Researchers find that nearly 70 percent of Americans are on at least one prescription drug, and more than half receive at least two prescriptions. Twenty percent of U.S. patients were also found to be on five or more prescription medications.
Many medicines taken by mouth may affect the digestive system. These medicines include prescription (those ordered by a doctor and dispensed by a pharmacist) and nonprescription or over-the-counter (OTC) products. Although these medicines usually are safe and effective, harmful effects may occur in some people.
In fact many people not only suffer, but start taking another medicine to address the problems caused by taking a normally prescribed medication properly.
Here are some of the ways in which prescription medicines can affect you:
- The Esophagus
Some people have difficulty swallowing medicines in tablet or capsule form. Tablets or capsules that stay in the esophagus may release chemicals that irritate the lining of the esophagus. The irritation may cause ulcers, bleeding, perforation (a hole or tear), and strictures (narrowing) of the esophagus. The risk of pill-induced injuries to the esophagus increases in persons with conditions involving the esophagus, such as strictures, scleroderma (hardening of the skin), achalasia (irregular muscle activity of the esophagus, which delays the passage of food), and stroke.
Some medicines can cause ulcers when they become lodged in the esophagus. These medicines include aspirin, several antibiotics such as tetracycline, potassium chloride, vitamin C, and iron.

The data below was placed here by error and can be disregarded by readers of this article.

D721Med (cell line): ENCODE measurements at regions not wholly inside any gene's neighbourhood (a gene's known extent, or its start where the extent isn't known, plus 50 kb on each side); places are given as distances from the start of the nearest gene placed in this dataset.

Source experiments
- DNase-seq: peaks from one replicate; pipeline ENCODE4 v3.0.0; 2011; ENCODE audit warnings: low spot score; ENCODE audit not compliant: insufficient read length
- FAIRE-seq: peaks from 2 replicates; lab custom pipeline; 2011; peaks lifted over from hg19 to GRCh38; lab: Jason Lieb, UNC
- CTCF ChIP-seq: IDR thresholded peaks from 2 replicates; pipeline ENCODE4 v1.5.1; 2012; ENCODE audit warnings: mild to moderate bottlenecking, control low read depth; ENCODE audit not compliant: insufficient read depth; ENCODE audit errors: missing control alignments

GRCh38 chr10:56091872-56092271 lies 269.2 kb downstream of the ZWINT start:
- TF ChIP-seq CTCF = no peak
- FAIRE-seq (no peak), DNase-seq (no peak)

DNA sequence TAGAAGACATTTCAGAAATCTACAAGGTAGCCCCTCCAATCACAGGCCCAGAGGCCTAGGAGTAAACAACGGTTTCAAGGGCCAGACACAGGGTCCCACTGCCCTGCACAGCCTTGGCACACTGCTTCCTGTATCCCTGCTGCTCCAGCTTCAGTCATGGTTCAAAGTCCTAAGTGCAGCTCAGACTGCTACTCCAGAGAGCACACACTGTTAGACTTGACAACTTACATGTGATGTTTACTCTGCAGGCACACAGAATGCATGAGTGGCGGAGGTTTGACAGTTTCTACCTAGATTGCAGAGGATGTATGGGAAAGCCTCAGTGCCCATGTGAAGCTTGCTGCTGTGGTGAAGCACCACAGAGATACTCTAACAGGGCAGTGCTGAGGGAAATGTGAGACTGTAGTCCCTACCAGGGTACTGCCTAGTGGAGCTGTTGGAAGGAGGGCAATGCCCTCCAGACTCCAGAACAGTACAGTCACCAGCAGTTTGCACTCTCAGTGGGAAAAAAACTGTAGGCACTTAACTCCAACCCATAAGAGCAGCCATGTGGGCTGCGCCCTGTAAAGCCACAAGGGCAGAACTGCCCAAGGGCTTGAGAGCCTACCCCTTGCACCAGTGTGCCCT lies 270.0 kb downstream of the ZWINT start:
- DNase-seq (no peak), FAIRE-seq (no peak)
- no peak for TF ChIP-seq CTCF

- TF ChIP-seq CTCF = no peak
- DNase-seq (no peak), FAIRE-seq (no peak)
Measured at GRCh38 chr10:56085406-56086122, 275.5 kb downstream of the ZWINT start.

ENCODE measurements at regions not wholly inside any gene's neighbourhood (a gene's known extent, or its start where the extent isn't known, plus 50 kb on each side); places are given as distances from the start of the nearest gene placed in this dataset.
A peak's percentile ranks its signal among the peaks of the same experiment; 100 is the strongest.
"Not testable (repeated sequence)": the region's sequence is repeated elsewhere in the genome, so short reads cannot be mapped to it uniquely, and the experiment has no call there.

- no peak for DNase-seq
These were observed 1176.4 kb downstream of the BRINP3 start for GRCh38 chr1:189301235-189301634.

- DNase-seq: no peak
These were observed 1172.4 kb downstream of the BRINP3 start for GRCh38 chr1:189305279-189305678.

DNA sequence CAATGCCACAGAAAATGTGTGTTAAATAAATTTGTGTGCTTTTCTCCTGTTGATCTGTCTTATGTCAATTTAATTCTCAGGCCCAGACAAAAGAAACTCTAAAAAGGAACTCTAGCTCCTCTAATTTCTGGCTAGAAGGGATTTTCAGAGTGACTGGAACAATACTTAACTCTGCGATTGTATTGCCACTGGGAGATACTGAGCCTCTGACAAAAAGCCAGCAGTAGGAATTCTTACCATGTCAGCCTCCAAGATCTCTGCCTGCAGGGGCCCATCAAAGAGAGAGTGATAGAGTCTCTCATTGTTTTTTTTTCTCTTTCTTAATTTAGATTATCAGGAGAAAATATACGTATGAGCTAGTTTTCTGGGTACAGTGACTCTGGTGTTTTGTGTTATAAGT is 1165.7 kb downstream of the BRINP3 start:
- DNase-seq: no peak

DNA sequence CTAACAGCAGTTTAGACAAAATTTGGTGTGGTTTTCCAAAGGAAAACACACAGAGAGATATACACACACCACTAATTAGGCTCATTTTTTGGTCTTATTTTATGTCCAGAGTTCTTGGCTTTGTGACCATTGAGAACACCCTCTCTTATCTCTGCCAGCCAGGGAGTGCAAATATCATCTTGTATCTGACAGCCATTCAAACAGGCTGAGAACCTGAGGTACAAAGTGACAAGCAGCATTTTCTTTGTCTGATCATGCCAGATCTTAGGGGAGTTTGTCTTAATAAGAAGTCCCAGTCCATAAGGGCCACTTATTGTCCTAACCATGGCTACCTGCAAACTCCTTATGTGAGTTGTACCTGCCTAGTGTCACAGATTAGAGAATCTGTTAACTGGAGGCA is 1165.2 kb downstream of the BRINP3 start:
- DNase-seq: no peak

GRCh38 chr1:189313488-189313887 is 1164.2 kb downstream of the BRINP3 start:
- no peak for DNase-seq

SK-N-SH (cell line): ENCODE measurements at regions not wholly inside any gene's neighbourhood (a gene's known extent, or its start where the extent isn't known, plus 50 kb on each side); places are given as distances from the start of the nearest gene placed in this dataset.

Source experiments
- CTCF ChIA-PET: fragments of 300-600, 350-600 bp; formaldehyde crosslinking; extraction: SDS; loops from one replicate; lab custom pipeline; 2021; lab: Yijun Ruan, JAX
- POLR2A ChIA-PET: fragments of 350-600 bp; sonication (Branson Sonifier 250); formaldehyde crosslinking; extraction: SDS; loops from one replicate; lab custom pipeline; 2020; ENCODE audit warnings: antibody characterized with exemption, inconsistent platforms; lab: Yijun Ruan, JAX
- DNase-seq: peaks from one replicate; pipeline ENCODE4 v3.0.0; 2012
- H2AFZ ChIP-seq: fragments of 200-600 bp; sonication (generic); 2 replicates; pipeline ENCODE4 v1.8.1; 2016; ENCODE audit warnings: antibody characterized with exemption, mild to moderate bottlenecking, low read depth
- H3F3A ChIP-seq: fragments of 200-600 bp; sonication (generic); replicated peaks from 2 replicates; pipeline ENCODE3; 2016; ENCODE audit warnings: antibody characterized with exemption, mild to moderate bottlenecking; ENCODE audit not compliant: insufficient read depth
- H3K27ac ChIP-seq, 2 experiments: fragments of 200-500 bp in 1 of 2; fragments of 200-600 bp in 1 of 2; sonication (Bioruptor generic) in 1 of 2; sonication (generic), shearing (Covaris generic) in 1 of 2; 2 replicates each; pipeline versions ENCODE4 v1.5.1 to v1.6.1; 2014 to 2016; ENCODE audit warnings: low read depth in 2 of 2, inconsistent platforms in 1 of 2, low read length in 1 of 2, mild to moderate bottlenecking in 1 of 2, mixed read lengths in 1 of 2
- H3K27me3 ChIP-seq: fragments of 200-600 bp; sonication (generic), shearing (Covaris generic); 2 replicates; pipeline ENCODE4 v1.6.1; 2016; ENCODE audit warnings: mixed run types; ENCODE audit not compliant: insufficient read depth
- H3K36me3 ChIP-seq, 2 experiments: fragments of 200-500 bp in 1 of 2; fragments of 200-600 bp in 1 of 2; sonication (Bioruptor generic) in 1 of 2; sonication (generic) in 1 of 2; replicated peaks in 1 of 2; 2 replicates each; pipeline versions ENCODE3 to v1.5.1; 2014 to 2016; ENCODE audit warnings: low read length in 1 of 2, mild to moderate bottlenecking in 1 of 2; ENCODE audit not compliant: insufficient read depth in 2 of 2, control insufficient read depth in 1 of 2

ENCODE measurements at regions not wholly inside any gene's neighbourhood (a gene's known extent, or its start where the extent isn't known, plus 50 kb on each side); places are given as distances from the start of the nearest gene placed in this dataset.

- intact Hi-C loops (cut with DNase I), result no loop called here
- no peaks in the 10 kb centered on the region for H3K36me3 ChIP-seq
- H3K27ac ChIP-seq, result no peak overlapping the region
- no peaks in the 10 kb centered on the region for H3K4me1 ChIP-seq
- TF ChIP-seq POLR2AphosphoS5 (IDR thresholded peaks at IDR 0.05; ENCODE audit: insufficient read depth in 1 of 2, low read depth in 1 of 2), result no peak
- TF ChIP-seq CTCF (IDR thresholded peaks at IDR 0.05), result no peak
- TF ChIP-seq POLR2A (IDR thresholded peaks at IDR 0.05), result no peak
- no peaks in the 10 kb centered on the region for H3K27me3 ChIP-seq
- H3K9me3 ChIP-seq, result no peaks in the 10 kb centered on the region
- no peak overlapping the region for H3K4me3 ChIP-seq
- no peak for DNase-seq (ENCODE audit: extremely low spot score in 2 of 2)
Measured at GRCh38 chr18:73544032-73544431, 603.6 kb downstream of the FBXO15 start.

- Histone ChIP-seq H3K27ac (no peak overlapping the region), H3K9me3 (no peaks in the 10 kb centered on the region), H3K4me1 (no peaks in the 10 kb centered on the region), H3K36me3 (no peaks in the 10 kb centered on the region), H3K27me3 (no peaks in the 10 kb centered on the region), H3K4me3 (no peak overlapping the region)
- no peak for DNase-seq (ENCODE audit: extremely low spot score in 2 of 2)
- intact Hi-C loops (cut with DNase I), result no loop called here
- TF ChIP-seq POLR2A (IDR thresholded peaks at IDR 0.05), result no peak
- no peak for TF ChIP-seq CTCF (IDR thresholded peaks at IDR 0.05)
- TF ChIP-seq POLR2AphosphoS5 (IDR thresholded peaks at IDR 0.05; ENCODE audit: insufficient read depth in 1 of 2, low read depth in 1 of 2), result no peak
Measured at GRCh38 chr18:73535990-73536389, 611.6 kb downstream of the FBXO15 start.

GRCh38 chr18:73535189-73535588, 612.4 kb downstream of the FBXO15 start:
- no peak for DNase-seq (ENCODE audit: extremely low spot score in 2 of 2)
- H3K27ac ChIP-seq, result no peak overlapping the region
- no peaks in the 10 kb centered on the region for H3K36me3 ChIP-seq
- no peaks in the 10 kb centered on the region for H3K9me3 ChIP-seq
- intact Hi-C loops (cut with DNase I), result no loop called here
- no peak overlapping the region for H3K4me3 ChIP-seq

- Esophageal Reflux
The lower esophageal sphincter (LES) muscle is between the esophagus and the stomach. The muscle allows the passage of food into the stomach after swallowing, and then prevents passage back into the esophagus. Certain medicines interfere with the action of the sphincter muscle, which increases the likelihood of backup or reflux of the highly acidic contents of the stomach into the esophagus.
Medicines that can cause esophageal reflux include nitrates, diuretics, calcium channel blockers, and birth control pills.
- The Stomach
One of the most common drug-induced injuries is irritation of the lining of the stomach caused by non-steroidal anti-inflammatory drugs (NSAIDs).
NSAIDs can irritate the stomach by weakening the ability of the lining to resist acid made in the stomach. Sometimes this irritation may lead to inflammation of the stomach lining (gastritis), ulcers, bleeding, or perforation of the lining.Older people are especially at risk for irritation from NSAIDs because they are more likely to regularly take pain medicines for arthritis and other chronic conditions. Also at risk are folks with a history of peptic ulcers and related complications or gastritis.
- Delayed Emptying of the Stomach
Some medicines cause nerve and muscle activity to slow down in the stomach. This slowing down causes the contents of the stomach to empty at a slower rate than normal.
Drugs that may cause this delay include drugs used to treat Parkinson’s disease and depression.
Constipation can be caused by a variety of medicines. These medicines affect the nerve and muscle activity in the large intestine (colon). This results in the slow and difficult passage of stool. Medicines also may bind intestinal liquid and make the stool hard.
Medicines that commonly cause constipation include high blood pressure drugs, anxiety drugs, cholesterol drugs, iron, and antacids that contain mostly aluminum.
Diarrhea is a common side effect of many medicines. Diarrhea is often caused by antibiotics, which affect the bacteria that live normally in the large intestine.